Could it be that the Atlanta Hawks have been playing possum against the Boston Celtics in the opening round of the NBA playoffs?
Could it be that the feathered fighters who silenced the Celtics 87-86 at Philips Arena on Tuesday night and pulled within 3-2 in the best-of-seven series are capable of reaching the second round of the postseason for a fourth straight spring?
Moreover, could it be that the Hawks actually have the edge, since Boston forward Paul Pierce -- the Big Green's most dangerous and reliable offensive threat -- is struggling with a gimpy knee heading into Thursday night's Game 6?
This isn't to say that Atlanta is home free. As long as you've got a home game to close out a series, you control your own destiny. And the Hawks have a confounding habit of playing their best when you expect the worst and their worst when you await their best.
Still, this Atlanta team showed more heart against the Big Green -- or the "Big, bad Celtics," as Boston coach Doc Rivers screamed at his squad last week -- than at any time in recent memory.
Here was forward Josh Smith, an Atlanta native, playing on his own gimpy knee while posting a double-double. Here was forward Al Horford -- sidelined since mid-January until this past Sunday -- also turning in a double-double and seemingly hitting every open jump shot.
In fact, back-to-back Horford baskets gave the Hawks an 87-83 lead with two minutes to go.
No wonder TNT analyst Reggie Miller said of the former Florida Gators star, "Horford is doing big-boy things out there."
Even Marvin Williams -- so often maligned in the past -- drilled two straight 3-pointers in the second quarter to help the Hawks head to the break with a 40-all tie after being down six after the first period.
But perhaps most remarkably, after one of the worst performances in playoff history in Sunday's no-show loss in Boston, Atlanta battled as if it really wanted to win, as if it wanted to prove to TNT studio hosts Kenny Smith and Charles Barkley that the Hawks weren't too cool to care, as Smith and Barkley had suggested in both the pregame show and at halftime.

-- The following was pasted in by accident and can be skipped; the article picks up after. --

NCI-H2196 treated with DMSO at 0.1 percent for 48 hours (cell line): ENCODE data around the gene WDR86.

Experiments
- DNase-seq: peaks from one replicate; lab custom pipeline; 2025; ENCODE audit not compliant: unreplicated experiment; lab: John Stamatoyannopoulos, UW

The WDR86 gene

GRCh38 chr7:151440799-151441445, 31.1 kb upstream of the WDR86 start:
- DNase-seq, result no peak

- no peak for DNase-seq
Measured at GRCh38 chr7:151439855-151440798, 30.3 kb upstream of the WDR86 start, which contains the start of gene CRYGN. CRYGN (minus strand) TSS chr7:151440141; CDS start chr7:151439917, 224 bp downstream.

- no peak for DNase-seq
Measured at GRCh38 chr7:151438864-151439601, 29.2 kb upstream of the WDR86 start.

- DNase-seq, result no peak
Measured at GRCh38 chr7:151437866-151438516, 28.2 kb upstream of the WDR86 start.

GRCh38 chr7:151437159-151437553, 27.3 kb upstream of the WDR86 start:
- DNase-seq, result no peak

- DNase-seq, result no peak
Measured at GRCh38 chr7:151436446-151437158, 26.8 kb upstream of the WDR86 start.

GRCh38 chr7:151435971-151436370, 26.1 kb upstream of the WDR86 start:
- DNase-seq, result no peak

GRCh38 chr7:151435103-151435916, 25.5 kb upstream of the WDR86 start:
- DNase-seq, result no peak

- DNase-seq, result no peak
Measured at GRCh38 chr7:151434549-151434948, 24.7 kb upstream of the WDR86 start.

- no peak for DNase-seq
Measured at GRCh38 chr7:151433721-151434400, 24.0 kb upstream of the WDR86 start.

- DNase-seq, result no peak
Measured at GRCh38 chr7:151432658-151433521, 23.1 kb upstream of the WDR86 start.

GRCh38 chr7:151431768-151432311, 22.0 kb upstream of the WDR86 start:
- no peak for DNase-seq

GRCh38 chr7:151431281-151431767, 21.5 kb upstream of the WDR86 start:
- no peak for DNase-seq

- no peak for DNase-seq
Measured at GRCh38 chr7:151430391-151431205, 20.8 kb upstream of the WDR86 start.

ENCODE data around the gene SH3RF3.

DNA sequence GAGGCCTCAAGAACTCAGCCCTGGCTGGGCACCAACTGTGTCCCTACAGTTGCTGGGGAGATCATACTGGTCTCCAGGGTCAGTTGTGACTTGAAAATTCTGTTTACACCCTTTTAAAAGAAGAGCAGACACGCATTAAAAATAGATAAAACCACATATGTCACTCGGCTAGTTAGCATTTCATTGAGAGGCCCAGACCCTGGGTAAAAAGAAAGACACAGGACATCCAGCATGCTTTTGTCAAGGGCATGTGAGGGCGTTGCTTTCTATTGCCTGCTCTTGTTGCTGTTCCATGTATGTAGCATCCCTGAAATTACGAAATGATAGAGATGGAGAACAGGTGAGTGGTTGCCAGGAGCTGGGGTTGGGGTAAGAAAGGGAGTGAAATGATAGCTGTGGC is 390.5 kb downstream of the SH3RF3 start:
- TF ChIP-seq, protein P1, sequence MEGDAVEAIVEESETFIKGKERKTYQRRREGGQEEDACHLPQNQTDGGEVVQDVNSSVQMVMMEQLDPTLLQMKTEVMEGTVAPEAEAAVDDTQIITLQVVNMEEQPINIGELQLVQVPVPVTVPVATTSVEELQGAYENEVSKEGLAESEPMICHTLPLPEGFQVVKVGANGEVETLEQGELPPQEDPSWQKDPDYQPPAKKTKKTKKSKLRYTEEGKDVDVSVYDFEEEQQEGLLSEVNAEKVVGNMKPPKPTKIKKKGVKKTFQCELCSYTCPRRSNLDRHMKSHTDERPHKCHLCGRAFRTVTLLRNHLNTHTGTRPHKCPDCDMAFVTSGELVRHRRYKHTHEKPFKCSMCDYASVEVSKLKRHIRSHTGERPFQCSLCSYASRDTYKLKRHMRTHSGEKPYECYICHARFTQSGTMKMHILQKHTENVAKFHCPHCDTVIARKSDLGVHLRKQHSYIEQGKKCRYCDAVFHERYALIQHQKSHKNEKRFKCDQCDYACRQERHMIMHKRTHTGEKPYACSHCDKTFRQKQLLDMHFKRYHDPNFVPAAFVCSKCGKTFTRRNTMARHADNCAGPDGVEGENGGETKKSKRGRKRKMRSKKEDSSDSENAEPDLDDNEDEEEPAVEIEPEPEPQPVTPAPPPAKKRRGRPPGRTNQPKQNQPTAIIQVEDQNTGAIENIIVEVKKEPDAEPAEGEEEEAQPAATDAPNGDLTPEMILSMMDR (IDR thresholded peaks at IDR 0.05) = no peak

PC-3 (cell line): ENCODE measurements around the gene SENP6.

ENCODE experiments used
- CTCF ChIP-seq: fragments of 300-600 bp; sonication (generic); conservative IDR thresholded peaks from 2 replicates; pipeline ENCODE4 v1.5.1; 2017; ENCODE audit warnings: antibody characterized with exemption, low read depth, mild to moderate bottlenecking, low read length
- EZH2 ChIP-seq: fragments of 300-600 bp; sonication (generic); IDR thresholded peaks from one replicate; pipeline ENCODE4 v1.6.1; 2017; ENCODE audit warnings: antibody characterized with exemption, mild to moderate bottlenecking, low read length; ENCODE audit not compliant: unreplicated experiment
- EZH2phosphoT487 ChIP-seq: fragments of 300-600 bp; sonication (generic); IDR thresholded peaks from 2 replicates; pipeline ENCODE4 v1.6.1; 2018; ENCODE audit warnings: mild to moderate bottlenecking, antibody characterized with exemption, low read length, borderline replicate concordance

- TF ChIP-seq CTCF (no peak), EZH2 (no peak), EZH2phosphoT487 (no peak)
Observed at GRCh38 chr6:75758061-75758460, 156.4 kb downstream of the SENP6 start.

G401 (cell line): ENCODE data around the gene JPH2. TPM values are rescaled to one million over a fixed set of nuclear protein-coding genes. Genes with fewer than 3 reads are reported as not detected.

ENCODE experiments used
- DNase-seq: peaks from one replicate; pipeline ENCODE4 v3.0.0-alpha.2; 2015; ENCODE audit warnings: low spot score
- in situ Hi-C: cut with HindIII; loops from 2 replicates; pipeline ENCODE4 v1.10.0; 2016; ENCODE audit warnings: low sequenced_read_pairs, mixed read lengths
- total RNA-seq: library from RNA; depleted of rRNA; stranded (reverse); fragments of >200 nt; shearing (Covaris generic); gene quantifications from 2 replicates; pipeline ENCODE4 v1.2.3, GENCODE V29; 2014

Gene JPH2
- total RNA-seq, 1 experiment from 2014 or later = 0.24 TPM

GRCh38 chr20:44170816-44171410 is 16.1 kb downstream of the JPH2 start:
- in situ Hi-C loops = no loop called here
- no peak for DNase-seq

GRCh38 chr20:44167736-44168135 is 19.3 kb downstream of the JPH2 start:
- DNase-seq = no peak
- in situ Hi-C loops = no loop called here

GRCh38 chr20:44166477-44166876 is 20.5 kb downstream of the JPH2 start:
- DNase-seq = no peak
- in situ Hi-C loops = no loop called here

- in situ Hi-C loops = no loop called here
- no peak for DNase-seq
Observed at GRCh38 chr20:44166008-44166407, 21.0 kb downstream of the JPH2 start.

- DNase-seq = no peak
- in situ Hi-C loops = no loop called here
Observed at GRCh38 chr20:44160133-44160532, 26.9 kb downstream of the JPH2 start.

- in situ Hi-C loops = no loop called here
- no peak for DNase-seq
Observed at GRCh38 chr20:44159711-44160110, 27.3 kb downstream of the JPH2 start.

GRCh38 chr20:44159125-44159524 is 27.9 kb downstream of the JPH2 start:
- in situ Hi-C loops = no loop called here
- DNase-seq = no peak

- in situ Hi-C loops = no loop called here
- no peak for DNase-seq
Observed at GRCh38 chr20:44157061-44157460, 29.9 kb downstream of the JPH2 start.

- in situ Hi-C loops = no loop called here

"We didn't want to lose at home on a jump shot," an ecstatic Horford said after forcing Boston point guard Rajon Rondo into a game-ending turnover. "We wanted to keep playing."
Since coming to Atlanta in 1968, the Hawks have never kept playing all the way to the NBA finals. Though the franchise won a world championship as the St. Louis Hawks in 1958, the Atlanta version has watched 21 other teams play for championships and 15 others win them in that span.
To understand the totality of that futility, of the 10 teams that made up the NBA just before the Hawks moved to Atlanta, only the old Cincinnati Royals -- who are now the Sacramento Kings -- also have failed to reach the finals at least once.
And even the Kings have been to a conference final more recently than the Hawks, who never have reached an Eastern final since moving to that division in 1971.
It's all been enough to cause Barkley to surmise at Tuesday night's beginning, "We've watched this for three or four years. The movie ends the same. They all drown."
And it looked as if the Hawks would drown again in the first quarter. Smith started 0-for-7 and blew a dunk. Atlanta missed 12 of its first 16 shots as Boston raced to a six-point lead after one quarter. The Hawks were so cool they were cold as a corpse.
But then Williams hit his triples, the Philips crowd came alive and the Hawks suddenly showed the kind of life that earned them the home court in the opening round of this strike-shortened season.
Yes, they still trail in the series. And, yes, for the five thousandth time, they should have grabbed All-Star point guards Deron Williams or Chris Paul instead of Williams in that 2005 draft.
But playing as they did Tuesday, this movie just might end happily for the big boys from the Big Peach against the big, bad Celtics of Beantown, however "turrible" that might prove for Barkley's prognosticating.